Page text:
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A closer look at establishing a guardianship in Florida – II

Last time, our blog began discussing how those with serious concerns about the ability of loved ones to care for themselves and/or manage their assets can seek what is known as a guardianship under Florida law.

We also began discussing how any appointment as a guardian under Florida law is conditioned on the filing of a petition by the concerned party and, more significantly, a finding by the court that the person in question is incapacitated.

Once a guardianship petition is filed, the court will appoint a three-person committee to conduct an examination of the purportedly incapacitated person that consists of a mental health evaluation, a physical evaluation and a functional assessment.

After this is completed, committee members will submit a report summarizing their findings and offering an opinion as to whether the person is indeed incapacitated.

The committee members typically include two physicians and another person capable of rendering an expert opinion by virtue of their education, training, skill or knowledge.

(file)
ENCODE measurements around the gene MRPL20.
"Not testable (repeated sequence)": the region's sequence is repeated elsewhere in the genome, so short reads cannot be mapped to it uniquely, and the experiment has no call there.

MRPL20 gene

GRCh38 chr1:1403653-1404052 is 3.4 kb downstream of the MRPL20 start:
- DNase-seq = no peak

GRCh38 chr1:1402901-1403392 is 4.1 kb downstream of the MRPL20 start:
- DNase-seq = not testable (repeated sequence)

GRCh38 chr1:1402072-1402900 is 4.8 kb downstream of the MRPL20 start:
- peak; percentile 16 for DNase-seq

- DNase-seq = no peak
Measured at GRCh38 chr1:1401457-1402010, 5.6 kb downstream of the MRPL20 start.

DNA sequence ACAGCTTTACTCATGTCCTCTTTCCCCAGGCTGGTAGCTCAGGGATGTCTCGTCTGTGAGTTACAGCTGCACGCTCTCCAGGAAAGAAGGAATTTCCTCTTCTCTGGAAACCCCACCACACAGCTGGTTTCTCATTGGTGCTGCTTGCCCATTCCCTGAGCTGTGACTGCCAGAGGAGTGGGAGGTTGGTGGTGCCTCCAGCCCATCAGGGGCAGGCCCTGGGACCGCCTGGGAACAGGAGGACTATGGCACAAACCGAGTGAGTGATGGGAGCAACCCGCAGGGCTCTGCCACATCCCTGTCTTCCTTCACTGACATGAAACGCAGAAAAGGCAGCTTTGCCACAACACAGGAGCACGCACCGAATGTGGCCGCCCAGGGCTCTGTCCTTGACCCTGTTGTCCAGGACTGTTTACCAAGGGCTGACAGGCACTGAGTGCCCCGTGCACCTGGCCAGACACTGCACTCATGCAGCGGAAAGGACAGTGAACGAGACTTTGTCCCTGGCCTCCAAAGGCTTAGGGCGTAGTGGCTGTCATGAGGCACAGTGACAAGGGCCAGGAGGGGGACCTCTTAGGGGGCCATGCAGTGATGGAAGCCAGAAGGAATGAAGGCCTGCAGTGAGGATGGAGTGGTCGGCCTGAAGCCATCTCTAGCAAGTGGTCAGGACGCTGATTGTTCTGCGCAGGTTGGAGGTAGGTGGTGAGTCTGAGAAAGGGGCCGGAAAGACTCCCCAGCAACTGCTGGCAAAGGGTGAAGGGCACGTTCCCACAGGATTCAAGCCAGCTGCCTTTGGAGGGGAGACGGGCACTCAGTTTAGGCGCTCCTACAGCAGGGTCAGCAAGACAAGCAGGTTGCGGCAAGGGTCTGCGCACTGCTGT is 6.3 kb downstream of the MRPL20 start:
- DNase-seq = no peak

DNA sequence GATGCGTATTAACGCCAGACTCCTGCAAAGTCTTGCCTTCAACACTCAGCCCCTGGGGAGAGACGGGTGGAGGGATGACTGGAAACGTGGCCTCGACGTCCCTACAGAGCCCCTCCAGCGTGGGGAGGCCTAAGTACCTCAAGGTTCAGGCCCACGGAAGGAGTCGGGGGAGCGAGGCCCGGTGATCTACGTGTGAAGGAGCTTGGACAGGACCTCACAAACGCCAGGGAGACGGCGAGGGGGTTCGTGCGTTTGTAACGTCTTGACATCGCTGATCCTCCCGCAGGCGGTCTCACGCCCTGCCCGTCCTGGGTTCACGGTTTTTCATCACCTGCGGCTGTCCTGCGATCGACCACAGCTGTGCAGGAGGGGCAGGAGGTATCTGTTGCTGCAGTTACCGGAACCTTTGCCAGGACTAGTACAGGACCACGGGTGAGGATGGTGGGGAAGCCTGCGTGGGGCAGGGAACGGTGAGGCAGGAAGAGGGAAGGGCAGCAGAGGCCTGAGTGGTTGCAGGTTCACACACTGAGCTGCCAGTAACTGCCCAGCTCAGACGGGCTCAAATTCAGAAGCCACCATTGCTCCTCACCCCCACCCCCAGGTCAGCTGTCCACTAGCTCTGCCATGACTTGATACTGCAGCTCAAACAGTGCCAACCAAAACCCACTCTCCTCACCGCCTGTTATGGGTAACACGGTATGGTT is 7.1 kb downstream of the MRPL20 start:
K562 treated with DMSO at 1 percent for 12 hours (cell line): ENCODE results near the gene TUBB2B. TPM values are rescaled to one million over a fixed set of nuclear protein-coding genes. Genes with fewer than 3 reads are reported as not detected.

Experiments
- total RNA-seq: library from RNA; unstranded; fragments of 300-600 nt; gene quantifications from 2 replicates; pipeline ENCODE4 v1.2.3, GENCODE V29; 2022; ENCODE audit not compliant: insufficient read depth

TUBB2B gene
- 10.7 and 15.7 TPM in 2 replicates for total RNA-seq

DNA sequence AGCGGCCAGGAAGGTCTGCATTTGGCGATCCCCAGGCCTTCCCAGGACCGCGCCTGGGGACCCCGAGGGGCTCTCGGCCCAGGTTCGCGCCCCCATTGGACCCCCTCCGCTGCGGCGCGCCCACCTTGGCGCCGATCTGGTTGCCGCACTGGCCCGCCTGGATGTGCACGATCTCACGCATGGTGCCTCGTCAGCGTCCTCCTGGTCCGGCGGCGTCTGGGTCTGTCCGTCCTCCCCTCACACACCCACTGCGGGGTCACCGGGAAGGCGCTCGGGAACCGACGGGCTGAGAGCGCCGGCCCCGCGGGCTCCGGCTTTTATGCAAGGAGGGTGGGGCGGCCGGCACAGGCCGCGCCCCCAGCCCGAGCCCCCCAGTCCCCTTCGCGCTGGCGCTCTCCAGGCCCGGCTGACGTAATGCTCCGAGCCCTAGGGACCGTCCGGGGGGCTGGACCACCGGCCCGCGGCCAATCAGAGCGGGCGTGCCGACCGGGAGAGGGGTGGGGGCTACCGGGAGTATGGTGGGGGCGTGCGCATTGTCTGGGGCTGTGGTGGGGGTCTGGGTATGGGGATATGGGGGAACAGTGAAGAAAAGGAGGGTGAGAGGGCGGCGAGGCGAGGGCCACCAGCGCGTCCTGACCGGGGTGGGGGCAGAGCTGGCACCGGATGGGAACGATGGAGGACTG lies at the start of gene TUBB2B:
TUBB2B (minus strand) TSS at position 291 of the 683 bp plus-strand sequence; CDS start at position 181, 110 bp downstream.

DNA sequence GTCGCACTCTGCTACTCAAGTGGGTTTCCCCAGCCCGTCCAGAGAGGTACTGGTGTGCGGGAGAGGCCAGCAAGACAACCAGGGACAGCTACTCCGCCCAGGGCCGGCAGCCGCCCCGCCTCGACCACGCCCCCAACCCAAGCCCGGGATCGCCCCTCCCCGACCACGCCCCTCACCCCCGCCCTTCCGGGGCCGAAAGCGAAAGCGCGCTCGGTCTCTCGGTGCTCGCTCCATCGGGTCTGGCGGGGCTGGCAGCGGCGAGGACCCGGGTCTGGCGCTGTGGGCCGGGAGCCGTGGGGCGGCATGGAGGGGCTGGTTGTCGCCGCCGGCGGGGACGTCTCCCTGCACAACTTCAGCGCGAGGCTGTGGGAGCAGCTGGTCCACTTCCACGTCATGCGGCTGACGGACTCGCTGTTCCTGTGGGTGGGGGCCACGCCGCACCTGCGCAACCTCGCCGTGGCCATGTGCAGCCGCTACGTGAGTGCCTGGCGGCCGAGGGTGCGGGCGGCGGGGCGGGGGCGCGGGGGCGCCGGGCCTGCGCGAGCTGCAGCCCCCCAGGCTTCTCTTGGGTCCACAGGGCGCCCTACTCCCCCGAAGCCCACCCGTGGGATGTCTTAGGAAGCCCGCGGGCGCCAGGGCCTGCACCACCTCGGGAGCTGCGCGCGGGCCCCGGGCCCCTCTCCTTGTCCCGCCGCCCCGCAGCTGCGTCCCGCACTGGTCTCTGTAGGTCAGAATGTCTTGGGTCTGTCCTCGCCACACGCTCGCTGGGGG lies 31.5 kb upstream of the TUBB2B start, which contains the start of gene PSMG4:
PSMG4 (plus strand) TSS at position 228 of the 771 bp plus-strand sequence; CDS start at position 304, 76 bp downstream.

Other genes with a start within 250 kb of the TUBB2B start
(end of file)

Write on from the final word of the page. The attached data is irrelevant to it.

In the event the majority of committee members determine that the person under examination is not incapacitated to any degree, state law dictates that the presiding judge must dismiss the petition.

However, in the event committee members determine that the person may indeed be unable to care for himself or herself in any respect, a hearing will be scheduled to determine whether the person is only partially incapacitated or totally incapacitated. In the absence of a lesser restrictive alternative, a guardian will likely be appointed at the end of this hearing.

It is important to note that the person alleged to be incapacitated will be appointed their own attorney to protect their interests at the outset of the proceedings. In fact, the person can even elect to replace this court-appointed attorney with their own counsel.

We will continue this discussion in future posts.

Please consider speaking with an experienced legal professional if you would like to learn more about guardianships or other estate planning tools.

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